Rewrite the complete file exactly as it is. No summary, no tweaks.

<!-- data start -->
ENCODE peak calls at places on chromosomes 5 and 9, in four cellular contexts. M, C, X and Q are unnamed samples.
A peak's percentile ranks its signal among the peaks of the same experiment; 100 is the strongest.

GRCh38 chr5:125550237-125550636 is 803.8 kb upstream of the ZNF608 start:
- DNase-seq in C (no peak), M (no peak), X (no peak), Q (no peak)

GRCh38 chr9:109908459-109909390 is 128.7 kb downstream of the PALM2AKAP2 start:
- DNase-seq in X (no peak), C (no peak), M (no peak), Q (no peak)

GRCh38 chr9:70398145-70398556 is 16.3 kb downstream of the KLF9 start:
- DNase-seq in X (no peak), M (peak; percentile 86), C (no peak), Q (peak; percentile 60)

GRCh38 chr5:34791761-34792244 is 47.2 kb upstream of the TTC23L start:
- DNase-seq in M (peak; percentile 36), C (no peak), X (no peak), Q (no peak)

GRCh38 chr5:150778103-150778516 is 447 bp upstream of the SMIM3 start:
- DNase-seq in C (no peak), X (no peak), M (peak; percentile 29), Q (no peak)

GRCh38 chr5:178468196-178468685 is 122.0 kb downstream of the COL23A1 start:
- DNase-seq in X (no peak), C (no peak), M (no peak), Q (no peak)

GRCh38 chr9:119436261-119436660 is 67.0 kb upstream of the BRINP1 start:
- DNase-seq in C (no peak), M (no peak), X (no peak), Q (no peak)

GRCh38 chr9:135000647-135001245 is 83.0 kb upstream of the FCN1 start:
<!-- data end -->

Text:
ENCODE peak calls at places on chromosomes 5 and 9, in four cellular contexts. M, C, X and Q are unnamed samples.
A peak's percentile ranks its signal among the peaks of the same experiment; 100 is the strongest.

GRCh38 chr5:125550237-125550636 is 803.8 kb upstream of the ZNF608 start:
- DNase-seq in C (no peak), M (no peak), X (no peak), Q (no peak)

GRCh38 chr9:109908459-109909390 is 128.7 kb downstream of the PALM2AKAP2 start:
- DNase-seq in X (no peak), C (no peak), M (no peak), Q (no peak)

GRCh38 chr9:70398145-70398556 is 16.3 kb downstream of the KLF9 start:
- DNase-seq in X (no peak), M (peak; percentile 86), C (no peak), Q (peak; percentile 60)

GRCh38 chr5:34791761-34792244 is 47.2 kb upstream of the TTC23L start:
- DNase-seq in M (peak; percentile 36), C (no peak), X (no peak), Q (no peak)

GRCh38 chr5:150778103-150778516 is 447 bp upstream of the SMIM3 start:
- DNase-seq in C (no peak), X (no peak), M (peak; percentile 29), Q (no peak)

GRCh38 chr5:178468196-178468685 is 122.0 kb downstream of the COL23A1 start:
- DNase-seq in X (no peak), C (no peak), M (no peak), Q (no peak)

GRCh38 chr9:119436261-119436660 is 67.0 kb upstream of the BRINP1 start:
- DNase-seq in C (no peak), M (no peak), X (no peak), Q (no peak)

GRCh38 chr9:135000647-135001245 is 83.0 kb upstream of the FCN1 start: